I am going to clarify the meaning of one frequently utilized amplifier spec: “signal-to-noise ratio” to help you make an informed decision whilst purchasing a new amp.
Once you have narrowed down your search by looking at a few basic criteria, including the level of output power, the size of the amplifier and the cost, you are going to still have quite a few products to choose from. The signal-to-noise ratio is a rather key spec and explains how much noise or hiss the amp creates. Subsequently listen to the loudspeaker which you have attached. In addition, you are going to frequently hear a hum at 50 or 60 Hz. Yet, keep in mind that you must put all small stereo amps to amplify by the same amount in order to evaluate different amps. If you prefer an amp with a small level of hissing, you may look at the signal-to-noise ratio number of the data sheet. Most of latest power amplifiers are digital amps, also known as “class-d amps”. However, recent amp specs generally only consider the noise between 20 Hz and 20 kHz.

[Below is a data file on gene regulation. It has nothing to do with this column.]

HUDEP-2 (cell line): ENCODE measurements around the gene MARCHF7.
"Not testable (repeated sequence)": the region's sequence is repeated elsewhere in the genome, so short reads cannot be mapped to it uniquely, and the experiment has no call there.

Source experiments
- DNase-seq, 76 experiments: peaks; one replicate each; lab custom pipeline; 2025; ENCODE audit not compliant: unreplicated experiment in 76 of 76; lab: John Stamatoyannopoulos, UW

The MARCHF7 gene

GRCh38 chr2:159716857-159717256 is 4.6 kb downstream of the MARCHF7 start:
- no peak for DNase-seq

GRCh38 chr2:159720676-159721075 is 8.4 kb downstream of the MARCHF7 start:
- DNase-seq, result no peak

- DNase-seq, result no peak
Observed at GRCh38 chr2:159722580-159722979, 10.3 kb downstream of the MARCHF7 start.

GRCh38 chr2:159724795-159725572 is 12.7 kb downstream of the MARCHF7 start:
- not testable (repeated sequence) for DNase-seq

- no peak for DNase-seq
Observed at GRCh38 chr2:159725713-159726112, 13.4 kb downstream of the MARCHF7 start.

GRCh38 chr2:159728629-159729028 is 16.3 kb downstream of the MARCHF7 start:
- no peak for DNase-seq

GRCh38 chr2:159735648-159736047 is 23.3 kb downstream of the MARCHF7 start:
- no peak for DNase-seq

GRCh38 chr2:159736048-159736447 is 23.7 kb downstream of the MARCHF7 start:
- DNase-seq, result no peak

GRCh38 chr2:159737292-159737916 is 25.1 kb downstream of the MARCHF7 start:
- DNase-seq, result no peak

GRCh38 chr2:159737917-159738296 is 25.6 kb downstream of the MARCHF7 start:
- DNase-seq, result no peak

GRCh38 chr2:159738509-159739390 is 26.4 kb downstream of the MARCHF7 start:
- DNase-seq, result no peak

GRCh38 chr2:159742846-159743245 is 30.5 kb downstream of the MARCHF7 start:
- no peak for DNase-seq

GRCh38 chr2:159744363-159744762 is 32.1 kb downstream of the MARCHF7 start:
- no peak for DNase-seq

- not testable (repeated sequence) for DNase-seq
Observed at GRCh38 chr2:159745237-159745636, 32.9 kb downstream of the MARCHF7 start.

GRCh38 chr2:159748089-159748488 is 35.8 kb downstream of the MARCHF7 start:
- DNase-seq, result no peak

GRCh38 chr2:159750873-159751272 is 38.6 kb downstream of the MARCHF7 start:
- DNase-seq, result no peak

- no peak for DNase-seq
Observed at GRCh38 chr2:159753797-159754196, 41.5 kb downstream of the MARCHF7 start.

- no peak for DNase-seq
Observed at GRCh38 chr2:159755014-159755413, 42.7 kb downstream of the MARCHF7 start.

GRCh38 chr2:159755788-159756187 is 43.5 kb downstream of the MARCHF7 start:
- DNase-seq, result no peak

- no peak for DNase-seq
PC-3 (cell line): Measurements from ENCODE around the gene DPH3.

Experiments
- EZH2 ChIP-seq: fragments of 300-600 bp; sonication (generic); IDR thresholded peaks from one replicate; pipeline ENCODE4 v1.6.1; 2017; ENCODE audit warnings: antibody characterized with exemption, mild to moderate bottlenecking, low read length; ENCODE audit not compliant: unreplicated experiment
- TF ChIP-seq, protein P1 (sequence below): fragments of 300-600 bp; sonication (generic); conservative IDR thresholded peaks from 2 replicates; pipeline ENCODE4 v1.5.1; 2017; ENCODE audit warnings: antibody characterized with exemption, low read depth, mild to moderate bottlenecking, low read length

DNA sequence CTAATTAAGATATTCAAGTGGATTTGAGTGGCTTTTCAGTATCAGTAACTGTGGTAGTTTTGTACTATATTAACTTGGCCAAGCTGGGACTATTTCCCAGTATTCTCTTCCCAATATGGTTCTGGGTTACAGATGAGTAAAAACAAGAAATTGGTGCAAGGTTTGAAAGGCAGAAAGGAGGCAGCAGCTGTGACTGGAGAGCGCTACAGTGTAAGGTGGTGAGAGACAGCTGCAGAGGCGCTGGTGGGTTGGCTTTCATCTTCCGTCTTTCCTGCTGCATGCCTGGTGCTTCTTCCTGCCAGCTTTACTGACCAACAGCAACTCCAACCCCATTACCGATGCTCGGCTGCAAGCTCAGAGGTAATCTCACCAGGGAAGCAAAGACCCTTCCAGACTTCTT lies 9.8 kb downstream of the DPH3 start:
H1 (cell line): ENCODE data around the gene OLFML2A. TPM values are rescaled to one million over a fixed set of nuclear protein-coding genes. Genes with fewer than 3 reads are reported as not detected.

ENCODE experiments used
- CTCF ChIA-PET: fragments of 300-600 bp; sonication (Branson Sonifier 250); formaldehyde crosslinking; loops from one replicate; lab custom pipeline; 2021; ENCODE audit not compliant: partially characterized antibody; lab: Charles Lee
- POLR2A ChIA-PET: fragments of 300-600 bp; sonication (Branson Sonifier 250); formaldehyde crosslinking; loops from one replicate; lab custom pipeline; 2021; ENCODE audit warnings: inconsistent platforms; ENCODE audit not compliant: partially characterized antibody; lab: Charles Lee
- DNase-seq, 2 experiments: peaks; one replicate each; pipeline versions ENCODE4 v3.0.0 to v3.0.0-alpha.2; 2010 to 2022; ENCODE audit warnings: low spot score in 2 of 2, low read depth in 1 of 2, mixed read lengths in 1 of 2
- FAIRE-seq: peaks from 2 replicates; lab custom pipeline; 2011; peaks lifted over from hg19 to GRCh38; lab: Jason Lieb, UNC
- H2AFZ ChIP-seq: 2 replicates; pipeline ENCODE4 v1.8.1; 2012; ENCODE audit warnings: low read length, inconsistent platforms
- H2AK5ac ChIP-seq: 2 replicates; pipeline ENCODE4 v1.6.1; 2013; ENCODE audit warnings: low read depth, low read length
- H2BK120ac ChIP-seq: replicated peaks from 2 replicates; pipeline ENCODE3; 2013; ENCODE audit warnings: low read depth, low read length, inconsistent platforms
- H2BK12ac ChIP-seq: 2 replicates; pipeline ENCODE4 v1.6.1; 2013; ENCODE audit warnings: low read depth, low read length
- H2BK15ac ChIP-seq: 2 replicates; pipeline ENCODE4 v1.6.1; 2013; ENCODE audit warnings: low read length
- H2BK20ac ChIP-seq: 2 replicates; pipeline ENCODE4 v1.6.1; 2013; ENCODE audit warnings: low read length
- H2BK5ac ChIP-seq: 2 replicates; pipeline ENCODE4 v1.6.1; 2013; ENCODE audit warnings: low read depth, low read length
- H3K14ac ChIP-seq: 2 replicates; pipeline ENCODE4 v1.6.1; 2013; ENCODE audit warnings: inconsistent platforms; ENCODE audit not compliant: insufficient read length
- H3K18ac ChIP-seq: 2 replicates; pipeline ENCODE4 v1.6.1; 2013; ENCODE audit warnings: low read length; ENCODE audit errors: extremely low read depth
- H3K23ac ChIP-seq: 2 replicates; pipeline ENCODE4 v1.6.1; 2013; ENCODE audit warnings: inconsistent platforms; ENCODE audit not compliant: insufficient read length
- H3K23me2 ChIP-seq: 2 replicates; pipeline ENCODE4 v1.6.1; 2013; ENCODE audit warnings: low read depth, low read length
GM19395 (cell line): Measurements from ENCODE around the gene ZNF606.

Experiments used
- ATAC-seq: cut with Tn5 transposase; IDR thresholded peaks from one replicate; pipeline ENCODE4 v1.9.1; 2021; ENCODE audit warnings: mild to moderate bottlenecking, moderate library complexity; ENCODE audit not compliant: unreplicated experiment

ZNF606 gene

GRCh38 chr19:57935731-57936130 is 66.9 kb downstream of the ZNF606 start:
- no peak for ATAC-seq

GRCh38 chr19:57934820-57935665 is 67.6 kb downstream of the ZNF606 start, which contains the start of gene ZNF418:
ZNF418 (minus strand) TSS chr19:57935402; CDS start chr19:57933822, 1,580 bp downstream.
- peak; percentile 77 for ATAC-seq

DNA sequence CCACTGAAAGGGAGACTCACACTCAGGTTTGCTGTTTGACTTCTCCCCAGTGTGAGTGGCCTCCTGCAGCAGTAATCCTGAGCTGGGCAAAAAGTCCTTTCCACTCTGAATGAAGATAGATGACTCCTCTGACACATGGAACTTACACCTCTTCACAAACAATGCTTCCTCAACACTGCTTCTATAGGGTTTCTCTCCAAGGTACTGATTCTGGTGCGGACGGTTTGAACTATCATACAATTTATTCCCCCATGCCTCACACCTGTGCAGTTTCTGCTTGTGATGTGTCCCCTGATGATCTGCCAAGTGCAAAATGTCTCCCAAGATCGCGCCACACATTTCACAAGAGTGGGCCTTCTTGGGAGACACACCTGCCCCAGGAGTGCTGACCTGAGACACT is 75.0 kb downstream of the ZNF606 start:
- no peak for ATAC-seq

The signal-to-noise ratio is measured by inputting a 1 kHz test signal 60 dB underneath the full scale and measuring the noise floor of the amp. Then the noise-floor energy is measured in the frequency range between 20 Hz and 20 kHz and compared with the full scale signal energy.
You will spot these terms in many amp parameter sheets.